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Probit The two most common error specifications yield the logit and probit models. The probit model results if the are distributed as normal variates, so that where denotes the standard normal cdf.

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Identification in Probit Model In most probit models, the index function is linear in its parameters, so that and cannot be separately identified Typically normalize

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Logit Model The standard logit model results if the errors are iid extreme value variates, with This in turn yields Thus

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Identification in the Logit Model As with probit model, parameters are identified only up to a scalar factor. Thus, we are obtaining are relative parameter estimates only Rather than normalizing the error variance to 1, we normalize it to the standard deviation of a standard logit variate Logit and probit parameter estimates will differ because a different normalization is being used.

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Estimation: Nonlinear Least Squares One can estimate the parameters of interest using Nonlinear Least Squares This ignores known heteroskedasticity; i.e., unequal variances There are corrections for the heteroskedasticity, but this approach is not frequently used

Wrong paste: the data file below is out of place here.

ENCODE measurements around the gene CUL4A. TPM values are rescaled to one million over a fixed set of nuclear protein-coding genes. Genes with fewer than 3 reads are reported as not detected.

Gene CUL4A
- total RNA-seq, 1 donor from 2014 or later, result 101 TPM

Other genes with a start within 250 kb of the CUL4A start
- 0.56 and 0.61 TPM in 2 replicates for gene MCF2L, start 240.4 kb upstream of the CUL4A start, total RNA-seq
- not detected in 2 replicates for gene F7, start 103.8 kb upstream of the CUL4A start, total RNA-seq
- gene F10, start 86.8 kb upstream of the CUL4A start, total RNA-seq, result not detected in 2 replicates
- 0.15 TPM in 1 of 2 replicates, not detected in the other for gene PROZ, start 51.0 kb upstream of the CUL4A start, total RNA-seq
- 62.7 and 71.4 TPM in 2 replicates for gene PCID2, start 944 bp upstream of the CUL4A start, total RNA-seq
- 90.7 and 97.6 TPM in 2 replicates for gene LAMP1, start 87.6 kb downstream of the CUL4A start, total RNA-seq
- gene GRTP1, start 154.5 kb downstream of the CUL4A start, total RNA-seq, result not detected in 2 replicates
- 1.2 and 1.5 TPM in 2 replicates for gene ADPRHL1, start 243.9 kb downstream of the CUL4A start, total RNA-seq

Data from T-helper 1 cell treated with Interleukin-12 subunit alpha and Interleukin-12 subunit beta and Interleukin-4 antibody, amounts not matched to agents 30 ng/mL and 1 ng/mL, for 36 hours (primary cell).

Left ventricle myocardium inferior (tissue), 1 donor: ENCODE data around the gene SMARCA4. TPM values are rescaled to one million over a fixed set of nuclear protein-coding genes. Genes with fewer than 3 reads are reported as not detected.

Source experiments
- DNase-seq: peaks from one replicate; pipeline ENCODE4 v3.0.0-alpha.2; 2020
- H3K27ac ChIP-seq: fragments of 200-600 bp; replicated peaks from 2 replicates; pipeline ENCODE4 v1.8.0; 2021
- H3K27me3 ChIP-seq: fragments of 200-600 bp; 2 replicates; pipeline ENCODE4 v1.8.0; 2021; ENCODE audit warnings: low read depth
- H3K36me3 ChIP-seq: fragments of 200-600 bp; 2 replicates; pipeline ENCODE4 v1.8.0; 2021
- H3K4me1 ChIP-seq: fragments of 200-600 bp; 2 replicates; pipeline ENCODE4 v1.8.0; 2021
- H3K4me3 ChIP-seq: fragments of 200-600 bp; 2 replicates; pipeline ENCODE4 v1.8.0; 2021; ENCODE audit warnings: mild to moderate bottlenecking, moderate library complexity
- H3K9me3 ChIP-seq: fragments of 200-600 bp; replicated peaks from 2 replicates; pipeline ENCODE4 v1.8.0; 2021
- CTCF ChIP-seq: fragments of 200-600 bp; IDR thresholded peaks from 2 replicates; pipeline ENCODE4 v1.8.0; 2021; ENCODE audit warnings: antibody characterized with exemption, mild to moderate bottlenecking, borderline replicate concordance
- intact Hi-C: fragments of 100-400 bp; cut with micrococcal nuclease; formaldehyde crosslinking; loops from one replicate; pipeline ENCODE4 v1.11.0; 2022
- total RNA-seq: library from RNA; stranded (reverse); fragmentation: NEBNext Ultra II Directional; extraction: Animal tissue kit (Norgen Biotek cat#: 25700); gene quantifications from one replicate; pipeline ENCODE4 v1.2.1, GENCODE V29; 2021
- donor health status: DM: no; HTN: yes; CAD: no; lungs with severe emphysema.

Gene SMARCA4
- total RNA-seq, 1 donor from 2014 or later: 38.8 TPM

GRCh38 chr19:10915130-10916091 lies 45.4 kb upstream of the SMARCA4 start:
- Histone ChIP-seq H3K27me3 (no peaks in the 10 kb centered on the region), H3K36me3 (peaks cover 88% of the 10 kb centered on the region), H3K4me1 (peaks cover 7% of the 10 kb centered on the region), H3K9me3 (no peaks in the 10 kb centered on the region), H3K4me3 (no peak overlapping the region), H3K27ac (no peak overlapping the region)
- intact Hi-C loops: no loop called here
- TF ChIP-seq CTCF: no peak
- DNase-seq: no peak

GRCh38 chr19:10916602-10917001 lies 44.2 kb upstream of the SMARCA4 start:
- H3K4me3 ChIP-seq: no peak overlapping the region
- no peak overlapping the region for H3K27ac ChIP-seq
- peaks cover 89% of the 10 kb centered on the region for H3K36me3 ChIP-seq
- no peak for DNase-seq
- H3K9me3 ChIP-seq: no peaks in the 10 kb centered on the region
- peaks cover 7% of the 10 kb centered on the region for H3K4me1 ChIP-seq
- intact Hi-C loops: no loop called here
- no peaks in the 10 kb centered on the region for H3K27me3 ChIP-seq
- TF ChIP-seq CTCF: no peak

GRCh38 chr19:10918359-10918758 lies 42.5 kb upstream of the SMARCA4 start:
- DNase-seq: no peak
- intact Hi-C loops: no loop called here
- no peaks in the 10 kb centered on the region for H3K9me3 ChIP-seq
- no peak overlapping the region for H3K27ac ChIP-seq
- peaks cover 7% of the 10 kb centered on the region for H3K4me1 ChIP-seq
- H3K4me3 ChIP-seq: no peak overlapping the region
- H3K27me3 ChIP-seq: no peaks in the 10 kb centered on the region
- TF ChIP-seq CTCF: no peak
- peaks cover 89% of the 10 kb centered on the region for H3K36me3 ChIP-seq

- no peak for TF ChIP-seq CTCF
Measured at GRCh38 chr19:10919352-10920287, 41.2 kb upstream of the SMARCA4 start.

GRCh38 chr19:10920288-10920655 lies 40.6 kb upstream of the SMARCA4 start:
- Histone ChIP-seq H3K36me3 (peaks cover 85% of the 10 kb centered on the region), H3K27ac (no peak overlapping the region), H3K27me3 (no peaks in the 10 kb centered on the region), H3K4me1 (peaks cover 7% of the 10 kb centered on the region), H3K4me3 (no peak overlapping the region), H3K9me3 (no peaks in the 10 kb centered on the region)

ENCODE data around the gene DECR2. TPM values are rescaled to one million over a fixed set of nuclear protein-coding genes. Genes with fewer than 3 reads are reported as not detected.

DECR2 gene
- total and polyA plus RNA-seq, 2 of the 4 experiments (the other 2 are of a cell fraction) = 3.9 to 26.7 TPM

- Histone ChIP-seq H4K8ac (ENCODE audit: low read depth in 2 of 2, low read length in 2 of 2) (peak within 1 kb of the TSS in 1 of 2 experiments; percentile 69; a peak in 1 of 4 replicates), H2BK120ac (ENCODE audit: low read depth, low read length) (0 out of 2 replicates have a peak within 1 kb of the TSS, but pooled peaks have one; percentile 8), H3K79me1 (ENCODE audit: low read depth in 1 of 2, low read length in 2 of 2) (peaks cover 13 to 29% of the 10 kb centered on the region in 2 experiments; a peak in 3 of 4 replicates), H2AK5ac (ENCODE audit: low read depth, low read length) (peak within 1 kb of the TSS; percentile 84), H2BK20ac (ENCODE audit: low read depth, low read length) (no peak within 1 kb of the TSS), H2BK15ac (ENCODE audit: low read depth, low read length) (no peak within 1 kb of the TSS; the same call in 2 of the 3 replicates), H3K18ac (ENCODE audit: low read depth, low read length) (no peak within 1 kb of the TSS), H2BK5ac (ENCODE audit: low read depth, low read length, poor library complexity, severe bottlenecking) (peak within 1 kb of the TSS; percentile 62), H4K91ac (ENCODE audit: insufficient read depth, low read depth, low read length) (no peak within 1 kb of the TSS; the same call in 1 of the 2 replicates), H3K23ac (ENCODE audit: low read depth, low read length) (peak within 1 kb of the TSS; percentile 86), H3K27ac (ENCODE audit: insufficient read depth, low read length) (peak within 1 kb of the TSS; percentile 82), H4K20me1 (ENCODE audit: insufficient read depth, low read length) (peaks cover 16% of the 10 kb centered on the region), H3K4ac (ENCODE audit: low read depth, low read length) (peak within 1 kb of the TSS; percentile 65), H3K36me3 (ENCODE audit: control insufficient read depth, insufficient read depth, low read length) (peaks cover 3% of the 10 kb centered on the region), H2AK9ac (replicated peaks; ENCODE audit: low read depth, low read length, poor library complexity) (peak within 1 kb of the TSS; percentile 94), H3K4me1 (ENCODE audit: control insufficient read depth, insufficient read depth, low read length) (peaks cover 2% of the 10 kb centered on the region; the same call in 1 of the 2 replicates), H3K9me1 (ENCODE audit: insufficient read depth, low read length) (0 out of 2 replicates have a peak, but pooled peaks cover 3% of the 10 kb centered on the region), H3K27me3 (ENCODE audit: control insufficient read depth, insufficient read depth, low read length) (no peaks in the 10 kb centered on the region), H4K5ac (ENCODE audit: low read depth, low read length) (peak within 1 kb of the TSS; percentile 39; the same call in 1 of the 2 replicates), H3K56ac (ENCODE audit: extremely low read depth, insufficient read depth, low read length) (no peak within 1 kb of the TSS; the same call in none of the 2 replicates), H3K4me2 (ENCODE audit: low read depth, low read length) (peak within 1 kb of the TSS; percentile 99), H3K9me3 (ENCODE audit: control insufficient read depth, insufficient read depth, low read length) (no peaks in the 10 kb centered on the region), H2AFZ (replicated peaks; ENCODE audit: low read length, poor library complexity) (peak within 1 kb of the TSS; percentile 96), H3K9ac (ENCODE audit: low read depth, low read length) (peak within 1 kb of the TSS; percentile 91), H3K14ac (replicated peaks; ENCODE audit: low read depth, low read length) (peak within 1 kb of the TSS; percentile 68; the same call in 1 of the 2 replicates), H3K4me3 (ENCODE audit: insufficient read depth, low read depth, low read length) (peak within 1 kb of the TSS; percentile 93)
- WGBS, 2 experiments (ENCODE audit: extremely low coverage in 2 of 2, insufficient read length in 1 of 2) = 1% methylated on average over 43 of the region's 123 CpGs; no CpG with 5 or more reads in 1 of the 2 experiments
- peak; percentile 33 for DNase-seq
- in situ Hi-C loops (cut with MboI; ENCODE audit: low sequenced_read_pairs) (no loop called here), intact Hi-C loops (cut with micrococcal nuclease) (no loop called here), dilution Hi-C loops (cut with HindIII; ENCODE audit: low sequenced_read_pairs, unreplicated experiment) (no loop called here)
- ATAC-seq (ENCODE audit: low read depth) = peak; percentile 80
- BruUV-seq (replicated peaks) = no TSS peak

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Maximum Likelihood The standard approach to estimating discrete choice models The fundamental idea behind ML is the we want to choose parameters for our model that maximize the probability (i.e., likelihood) of having observed our data set Suppose we have a probit model and observe five individuals, the first two choosing alternative A (i.e., y i =1) and the last three choosing alternative B (i.e., y i =0)

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Maximum Likelihood (cont’d) Furthermore, assume we have a simple linear index function depending on one variable

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Maximum Likelihood (cont’d) For the two individuals who chose alternative A, we have

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Maximum Likelihood (cont’d) For the last three individuals, we then have

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Maximum Likelihood (cont’d) Since we assume each of these decisions are independent, then ML chooses the parameters so as to maximize this probability

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Maximum Likelihood Given that you have specified your model correctly, the resulting parameter estimates will be –consistent estimates of the true parameters –efficient (i.e., lowest variance) –asymptotically normal More generally, the log-likelihood function is for binary choice models is given by

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Inference in Discrete Choice Models In the standard linear regression model we have with and In discrete choice models, both prediction and interpretation of the parameters is complicated

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Fitted Choice Probabilities Issues –What are the statistical properties of fitted choice probabilities? –How does one aggregate over decision makers to make inference for the population? The conditional choice probability of choosing alternative A is given by

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Taylor Series Expansion Suppose: A first order Taylor Series expansion of the fitted choice probability around yields

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Taylor Series Expansion (cont’d) Then Thus which can be estimated using